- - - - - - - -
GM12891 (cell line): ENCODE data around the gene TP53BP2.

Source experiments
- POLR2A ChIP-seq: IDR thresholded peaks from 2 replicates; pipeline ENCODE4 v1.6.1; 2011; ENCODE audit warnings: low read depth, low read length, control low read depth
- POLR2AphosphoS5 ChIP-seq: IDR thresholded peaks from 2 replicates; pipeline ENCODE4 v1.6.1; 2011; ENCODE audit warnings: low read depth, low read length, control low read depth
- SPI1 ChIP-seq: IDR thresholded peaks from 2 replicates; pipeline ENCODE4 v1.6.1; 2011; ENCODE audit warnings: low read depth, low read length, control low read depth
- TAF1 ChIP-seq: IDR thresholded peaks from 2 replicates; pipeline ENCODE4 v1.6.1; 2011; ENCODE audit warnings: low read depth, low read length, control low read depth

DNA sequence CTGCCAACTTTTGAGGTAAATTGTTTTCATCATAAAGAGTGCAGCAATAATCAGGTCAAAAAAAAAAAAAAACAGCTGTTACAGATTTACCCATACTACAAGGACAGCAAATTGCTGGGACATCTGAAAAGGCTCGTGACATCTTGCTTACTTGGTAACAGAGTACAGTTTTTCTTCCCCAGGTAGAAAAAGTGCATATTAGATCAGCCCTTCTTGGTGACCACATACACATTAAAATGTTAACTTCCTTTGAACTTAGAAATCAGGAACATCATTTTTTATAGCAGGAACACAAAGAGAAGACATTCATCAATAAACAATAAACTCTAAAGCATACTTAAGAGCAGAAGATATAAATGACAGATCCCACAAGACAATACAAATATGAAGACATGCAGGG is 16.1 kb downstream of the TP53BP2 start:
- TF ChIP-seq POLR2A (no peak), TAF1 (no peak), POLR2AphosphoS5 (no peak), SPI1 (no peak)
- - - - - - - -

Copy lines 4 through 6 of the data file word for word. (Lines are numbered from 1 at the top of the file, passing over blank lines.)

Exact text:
- POLR2AphosphoS5 ChIP-seq: IDR thresholded peaks from 2 replicates; pipeline ENCODE4 v1.6.1; 2011; ENCODE audit warnings: low read depth, low read length, control low read depth
- SPI1 ChIP-seq: IDR thresholded peaks from 2 replicates; pipeline ENCODE4 v1.6.1; 2011; ENCODE audit warnings: low read depth, low read length, control low read depth
- TAF1 ChIP-seq: IDR thresholded peaks from 2 replicates; pipeline ENCODE4 v1.6.1; 2011; ENCODE audit warnings: low read depth, low read length, control low read depth